In fact, weather models are predicting the development of a low off the north-west of Australia over the coming days, as the MJO influences northern Australia.

Beyond this, the Bureau of Meteorology said May showed a mostly neutral climate signal, with some areas of the east likely to be drier than average.

Climate secrets deep in the ocean

Researchers in Australia are working to break through the autumn predictability barrier, in part by better understanding ocean temperatures below the sea surface.

El Niño and La Niña events can be first detected in changes in sub-surface water temperatures, according to Harun Rashid, a principal research scientist with the CSIRO Climate Science Centre.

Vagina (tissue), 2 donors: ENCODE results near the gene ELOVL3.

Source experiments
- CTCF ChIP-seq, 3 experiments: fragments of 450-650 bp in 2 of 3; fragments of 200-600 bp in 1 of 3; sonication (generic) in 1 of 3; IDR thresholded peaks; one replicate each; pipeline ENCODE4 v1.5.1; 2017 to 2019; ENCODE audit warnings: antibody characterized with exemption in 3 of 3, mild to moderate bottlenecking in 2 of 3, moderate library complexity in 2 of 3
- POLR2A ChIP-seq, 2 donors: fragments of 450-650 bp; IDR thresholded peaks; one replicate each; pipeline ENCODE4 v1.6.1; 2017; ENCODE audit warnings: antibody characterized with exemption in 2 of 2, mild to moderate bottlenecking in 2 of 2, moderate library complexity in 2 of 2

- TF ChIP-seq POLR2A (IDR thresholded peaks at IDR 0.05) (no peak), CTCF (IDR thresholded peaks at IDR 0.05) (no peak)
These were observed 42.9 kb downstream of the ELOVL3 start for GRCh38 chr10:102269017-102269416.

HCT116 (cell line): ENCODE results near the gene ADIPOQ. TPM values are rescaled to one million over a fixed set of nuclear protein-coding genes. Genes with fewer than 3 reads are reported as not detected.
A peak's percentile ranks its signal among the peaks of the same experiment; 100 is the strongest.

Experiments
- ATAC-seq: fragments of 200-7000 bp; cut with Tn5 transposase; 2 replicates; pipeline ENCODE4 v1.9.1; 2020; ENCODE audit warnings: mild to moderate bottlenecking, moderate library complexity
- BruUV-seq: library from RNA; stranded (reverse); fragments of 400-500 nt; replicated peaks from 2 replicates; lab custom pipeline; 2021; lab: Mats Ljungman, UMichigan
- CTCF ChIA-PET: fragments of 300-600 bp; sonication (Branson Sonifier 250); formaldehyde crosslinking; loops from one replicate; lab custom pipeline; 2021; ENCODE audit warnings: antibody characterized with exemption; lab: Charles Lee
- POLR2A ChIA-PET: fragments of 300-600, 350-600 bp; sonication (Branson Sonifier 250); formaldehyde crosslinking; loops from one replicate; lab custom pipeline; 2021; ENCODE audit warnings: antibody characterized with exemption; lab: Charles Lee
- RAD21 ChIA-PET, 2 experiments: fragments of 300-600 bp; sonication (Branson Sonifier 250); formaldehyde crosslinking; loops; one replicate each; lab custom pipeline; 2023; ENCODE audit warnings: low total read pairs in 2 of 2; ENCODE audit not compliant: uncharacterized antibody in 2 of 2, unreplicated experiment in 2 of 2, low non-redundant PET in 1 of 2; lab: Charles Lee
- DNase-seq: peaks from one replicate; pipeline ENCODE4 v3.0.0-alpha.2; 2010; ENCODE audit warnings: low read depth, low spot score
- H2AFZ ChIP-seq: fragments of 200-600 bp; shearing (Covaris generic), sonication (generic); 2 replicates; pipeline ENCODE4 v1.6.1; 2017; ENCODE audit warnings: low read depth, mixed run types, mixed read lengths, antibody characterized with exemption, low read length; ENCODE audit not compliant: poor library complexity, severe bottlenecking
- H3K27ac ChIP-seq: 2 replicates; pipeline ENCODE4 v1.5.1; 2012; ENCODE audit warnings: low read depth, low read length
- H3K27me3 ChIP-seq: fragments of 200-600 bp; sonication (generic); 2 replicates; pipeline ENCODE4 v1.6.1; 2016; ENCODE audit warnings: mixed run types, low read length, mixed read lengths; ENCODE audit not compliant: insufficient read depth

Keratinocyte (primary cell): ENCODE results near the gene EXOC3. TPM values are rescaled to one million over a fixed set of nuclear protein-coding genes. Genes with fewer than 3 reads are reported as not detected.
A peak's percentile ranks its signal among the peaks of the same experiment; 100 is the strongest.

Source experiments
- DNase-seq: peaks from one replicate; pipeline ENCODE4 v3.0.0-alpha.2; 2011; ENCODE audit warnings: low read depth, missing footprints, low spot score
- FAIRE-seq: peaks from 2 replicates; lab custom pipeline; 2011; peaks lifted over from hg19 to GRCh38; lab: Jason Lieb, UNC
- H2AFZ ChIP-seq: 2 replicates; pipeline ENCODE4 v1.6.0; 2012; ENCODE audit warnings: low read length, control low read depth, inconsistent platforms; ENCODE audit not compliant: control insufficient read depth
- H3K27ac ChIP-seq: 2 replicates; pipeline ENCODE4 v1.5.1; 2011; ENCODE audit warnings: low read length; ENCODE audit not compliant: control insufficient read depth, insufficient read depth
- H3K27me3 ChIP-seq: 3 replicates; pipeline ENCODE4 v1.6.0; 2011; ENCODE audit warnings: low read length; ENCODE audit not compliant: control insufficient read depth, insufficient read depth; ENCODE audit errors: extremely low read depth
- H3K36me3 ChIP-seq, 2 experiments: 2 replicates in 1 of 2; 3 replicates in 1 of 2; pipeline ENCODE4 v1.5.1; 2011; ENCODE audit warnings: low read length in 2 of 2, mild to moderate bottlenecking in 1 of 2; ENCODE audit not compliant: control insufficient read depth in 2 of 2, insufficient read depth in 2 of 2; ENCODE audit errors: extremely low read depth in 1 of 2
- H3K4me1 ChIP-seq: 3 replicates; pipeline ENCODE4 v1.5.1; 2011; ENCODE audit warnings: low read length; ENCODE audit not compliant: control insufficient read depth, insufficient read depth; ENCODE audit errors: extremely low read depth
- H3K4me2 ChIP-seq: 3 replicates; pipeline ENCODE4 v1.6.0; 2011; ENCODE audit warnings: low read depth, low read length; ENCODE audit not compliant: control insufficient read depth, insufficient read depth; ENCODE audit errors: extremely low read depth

“If we include the sub-surface temperature in climate models, for example the ocean temperatures at 300 metres’ depth, as well as the surface temperature, then you have less of a predictability barrier,” he said.

At the Bureau of Meteorology, senior research scientist Andrew Marshall said it was hard to make long-term predictions at this time of year because the oceans had not yet coupled with the atmosphere.

“By coupled, I mean the atmosphere and the ocean working together,” he said.

“For example, when the ocean starts to warm, then the atmosphere above that ocean will respond. And then that can reinforce the warming in the ocean.

“It’s really once the atmosphere and ocean couple, that we then we can better understand how these events will evolve. And we then have better prediction skill, and typically that occurs from about May onwards.”

BOM forecasts wet autumn for some as La Niña weather system declines